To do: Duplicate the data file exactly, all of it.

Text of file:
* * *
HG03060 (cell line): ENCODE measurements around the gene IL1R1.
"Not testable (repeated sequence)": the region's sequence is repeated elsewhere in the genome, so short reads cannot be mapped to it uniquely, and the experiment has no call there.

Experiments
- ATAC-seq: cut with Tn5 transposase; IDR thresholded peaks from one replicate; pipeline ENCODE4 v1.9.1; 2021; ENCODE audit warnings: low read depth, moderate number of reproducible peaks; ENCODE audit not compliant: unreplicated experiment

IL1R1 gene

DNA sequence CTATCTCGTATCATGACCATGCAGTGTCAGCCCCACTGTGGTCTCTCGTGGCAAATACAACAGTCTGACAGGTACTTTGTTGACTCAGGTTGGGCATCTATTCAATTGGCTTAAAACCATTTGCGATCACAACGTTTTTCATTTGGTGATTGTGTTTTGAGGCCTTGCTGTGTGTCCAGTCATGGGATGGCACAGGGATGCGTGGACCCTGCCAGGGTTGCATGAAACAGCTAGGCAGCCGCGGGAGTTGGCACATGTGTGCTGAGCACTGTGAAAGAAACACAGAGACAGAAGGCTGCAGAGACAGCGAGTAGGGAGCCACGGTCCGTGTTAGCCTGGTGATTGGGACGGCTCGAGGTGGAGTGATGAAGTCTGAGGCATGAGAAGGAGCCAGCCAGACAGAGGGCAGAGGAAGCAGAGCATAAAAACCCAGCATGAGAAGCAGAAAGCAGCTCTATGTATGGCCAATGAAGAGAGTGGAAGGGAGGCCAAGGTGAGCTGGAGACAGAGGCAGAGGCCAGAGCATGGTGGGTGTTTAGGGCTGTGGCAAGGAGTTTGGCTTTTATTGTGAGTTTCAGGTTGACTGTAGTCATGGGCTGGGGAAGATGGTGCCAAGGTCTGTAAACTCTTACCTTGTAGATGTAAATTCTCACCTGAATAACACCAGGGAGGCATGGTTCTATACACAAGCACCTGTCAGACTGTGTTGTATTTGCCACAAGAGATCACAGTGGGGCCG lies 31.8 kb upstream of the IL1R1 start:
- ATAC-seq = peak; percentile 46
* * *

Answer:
HG03060 (cell line): ENCODE measurements around the gene IL1R1.
"Not testable (repeated sequence)": the region's sequence is repeated elsewhere in the genome, so short reads cannot be mapped to it uniquely, and the experiment has no call there.

Experiments
- ATAC-seq: cut with Tn5 transposase; IDR thresholded peaks from one replicate; pipeline ENCODE4 v1.9.1; 2021; ENCODE audit warnings: low read depth, moderate number of reproducible peaks; ENCODE audit not compliant: unreplicated experiment

IL1R1 gene

DNA sequence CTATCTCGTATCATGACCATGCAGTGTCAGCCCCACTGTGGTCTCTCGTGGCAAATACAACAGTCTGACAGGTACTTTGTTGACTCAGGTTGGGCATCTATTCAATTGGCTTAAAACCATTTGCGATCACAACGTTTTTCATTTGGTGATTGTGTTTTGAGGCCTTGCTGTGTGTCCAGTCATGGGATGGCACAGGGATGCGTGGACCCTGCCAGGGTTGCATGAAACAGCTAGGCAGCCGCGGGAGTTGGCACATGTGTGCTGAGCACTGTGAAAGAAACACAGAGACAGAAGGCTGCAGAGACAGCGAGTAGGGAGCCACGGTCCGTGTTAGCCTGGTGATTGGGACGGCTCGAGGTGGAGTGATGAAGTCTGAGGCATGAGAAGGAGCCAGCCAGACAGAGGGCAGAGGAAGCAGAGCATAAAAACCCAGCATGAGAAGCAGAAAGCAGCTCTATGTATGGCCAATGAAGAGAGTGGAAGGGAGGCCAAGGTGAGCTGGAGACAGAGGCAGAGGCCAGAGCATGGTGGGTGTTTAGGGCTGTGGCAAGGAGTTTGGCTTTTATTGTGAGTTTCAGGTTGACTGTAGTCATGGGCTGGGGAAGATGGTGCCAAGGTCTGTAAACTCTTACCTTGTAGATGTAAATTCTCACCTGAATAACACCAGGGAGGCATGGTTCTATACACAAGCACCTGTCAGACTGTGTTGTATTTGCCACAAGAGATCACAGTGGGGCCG lies 31.8 kb upstream of the IL1R1 start:
- ATAC-seq = peak; percentile 46